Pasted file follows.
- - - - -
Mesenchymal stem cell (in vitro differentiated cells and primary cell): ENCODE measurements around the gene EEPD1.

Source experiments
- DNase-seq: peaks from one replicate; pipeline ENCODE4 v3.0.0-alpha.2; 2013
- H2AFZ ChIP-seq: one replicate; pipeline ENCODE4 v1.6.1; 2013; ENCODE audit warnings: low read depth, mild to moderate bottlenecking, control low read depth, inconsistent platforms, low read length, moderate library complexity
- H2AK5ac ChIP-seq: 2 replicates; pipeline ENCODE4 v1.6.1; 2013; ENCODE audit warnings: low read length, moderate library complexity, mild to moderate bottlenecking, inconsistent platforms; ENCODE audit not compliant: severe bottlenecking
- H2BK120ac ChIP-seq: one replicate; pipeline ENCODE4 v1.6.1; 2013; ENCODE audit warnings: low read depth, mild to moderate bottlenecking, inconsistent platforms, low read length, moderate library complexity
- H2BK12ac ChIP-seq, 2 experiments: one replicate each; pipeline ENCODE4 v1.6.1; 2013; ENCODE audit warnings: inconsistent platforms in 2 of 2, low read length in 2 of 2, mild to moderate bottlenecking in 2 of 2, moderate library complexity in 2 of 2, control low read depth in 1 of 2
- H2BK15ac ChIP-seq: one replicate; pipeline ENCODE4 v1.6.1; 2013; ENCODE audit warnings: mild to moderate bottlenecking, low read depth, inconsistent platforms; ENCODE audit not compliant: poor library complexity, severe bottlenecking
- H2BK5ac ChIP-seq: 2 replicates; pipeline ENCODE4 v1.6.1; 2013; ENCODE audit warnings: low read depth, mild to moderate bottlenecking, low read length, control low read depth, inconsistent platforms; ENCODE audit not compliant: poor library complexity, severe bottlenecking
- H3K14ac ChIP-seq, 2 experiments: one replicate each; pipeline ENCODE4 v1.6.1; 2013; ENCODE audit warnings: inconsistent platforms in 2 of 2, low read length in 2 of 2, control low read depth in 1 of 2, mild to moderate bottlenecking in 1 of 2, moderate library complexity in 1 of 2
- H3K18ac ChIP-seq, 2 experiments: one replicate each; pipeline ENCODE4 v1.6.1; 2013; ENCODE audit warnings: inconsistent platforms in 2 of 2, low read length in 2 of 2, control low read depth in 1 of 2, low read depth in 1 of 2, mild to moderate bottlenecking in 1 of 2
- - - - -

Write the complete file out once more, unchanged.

Mesenchymal stem cell (in vitro differentiated cells and primary cell): ENCODE measurements around the gene EEPD1.

Source experiments
- DNase-seq: peaks from one replicate; pipeline ENCODE4 v3.0.0-alpha.2; 2013
- H2AFZ ChIP-seq: one replicate; pipeline ENCODE4 v1.6.1; 2013; ENCODE audit warnings: low read depth, mild to moderate bottlenecking, control low read depth, inconsistent platforms, low read length, moderate library complexity
- H2AK5ac ChIP-seq: 2 replicates; pipeline ENCODE4 v1.6.1; 2013; ENCODE audit warnings: low read length, moderate library complexity, mild to moderate bottlenecking, inconsistent platforms; ENCODE audit not compliant: severe bottlenecking
- H2BK120ac ChIP-seq: one replicate; pipeline ENCODE4 v1.6.1; 2013; ENCODE audit warnings: low read depth, mild to moderate bottlenecking, inconsistent platforms, low read length, moderate library complexity
- H2BK12ac ChIP-seq, 2 experiments: one replicate each; pipeline ENCODE4 v1.6.1; 2013; ENCODE audit warnings: inconsistent platforms in 2 of 2, low read length in 2 of 2, mild to moderate bottlenecking in 2 of 2, moderate library complexity in 2 of 2, control low read depth in 1 of 2
- H2BK15ac ChIP-seq: one replicate; pipeline ENCODE4 v1.6.1; 2013; ENCODE audit warnings: mild to moderate bottlenecking, low read depth, inconsistent platforms; ENCODE audit not compliant: poor library complexity, severe bottlenecking
- H2BK5ac ChIP-seq: 2 replicates; pipeline ENCODE4 v1.6.1; 2013; ENCODE audit warnings: low read depth, mild to moderate bottlenecking, low read length, control low read depth, inconsistent platforms; ENCODE audit not compliant: poor library complexity, severe bottlenecking
- H3K14ac ChIP-seq, 2 experiments: one replicate each; pipeline ENCODE4 v1.6.1; 2013; ENCODE audit warnings: inconsistent platforms in 2 of 2, low read length in 2 of 2, control low read depth in 1 of 2, mild to moderate bottlenecking in 1 of 2, moderate library complexity in 1 of 2
- H3K18ac ChIP-seq, 2 experiments: one replicate each; pipeline ENCODE4 v1.6.1; 2013; ENCODE audit warnings: inconsistent platforms in 2 of 2, low read length in 2 of 2, control low read depth in 1 of 2, low read depth in 1 of 2, mild to moderate bottlenecking in 1 of 2